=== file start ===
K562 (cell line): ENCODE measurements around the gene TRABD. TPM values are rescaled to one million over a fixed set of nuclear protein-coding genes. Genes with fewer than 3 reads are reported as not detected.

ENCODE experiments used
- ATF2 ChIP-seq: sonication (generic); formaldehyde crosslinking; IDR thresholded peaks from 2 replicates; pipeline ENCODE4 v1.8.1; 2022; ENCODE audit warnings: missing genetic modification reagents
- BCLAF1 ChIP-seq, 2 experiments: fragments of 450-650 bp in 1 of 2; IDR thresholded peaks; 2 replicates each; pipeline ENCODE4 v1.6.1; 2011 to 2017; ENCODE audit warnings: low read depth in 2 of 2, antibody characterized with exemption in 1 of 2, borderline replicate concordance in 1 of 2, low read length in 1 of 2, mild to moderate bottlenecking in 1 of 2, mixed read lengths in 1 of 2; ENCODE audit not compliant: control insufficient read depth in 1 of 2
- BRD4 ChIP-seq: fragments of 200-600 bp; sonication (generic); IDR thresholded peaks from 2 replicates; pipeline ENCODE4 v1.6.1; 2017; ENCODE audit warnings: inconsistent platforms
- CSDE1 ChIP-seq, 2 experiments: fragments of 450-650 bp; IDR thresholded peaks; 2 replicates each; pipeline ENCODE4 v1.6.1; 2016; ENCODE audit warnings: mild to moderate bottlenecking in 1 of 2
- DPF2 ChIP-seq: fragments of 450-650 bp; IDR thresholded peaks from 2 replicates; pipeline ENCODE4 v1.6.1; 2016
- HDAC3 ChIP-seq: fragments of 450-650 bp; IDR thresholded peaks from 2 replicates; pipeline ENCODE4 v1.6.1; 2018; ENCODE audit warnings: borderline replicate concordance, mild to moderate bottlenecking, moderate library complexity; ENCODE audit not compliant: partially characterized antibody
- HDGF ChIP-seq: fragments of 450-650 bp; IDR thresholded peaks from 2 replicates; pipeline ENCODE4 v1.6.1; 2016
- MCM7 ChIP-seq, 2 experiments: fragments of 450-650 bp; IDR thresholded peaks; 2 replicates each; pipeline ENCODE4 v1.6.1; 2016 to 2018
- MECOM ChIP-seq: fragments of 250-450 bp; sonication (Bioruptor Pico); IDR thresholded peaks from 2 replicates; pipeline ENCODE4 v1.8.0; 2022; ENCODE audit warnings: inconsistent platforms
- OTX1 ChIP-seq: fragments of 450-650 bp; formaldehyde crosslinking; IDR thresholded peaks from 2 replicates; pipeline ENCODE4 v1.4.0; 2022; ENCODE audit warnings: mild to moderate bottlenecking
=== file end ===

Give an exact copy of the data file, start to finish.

K562 (cell line): ENCODE measurements around the gene TRABD. TPM values are rescaled to one million over a fixed set of nuclear protein-coding genes. Genes with fewer than 3 reads are reported as not detected.

ENCODE experiments used
- ATF2 ChIP-seq: sonication (generic); formaldehyde crosslinking; IDR thresholded peaks from 2 replicates; pipeline ENCODE4 v1.8.1; 2022; ENCODE audit warnings: missing genetic modification reagents
- BCLAF1 ChIP-seq, 2 experiments: fragments of 450-650 bp in 1 of 2; IDR thresholded peaks; 2 replicates each; pipeline ENCODE4 v1.6.1; 2011 to 2017; ENCODE audit warnings: low read depth in 2 of 2, antibody characterized with exemption in 1 of 2, borderline replicate concordance in 1 of 2, low read length in 1 of 2, mild to moderate bottlenecking in 1 of 2, mixed read lengths in 1 of 2; ENCODE audit not compliant: control insufficient read depth in 1 of 2
- BRD4 ChIP-seq: fragments of 200-600 bp; sonication (generic); IDR thresholded peaks from 2 replicates; pipeline ENCODE4 v1.6.1; 2017; ENCODE audit warnings: inconsistent platforms
- CSDE1 ChIP-seq, 2 experiments: fragments of 450-650 bp; IDR thresholded peaks; 2 replicates each; pipeline ENCODE4 v1.6.1; 2016; ENCODE audit warnings: mild to moderate bottlenecking in 1 of 2
- DPF2 ChIP-seq: fragments of 450-650 bp; IDR thresholded peaks from 2 replicates; pipeline ENCODE4 v1.6.1; 2016
- HDAC3 ChIP-seq: fragments of 450-650 bp; IDR thresholded peaks from 2 replicates; pipeline ENCODE4 v1.6.1; 2018; ENCODE audit warnings: borderline replicate concordance, mild to moderate bottlenecking, moderate library complexity; ENCODE audit not compliant: partially characterized antibody
- HDGF ChIP-seq: fragments of 450-650 bp; IDR thresholded peaks from 2 replicates; pipeline ENCODE4 v1.6.1; 2016
- MCM7 ChIP-seq, 2 experiments: fragments of 450-650 bp; IDR thresholded peaks; 2 replicates each; pipeline ENCODE4 v1.6.1; 2016 to 2018
- MECOM ChIP-seq: fragments of 250-450 bp; sonication (Bioruptor Pico); IDR thresholded peaks from 2 replicates; pipeline ENCODE4 v1.8.0; 2022; ENCODE audit warnings: inconsistent platforms
- OTX1 ChIP-seq: fragments of 450-650 bp; formaldehyde crosslinking; IDR thresholded peaks from 2 replicates; pipeline ENCODE4 v1.4.0; 2022; ENCODE audit warnings: mild to moderate bottlenecking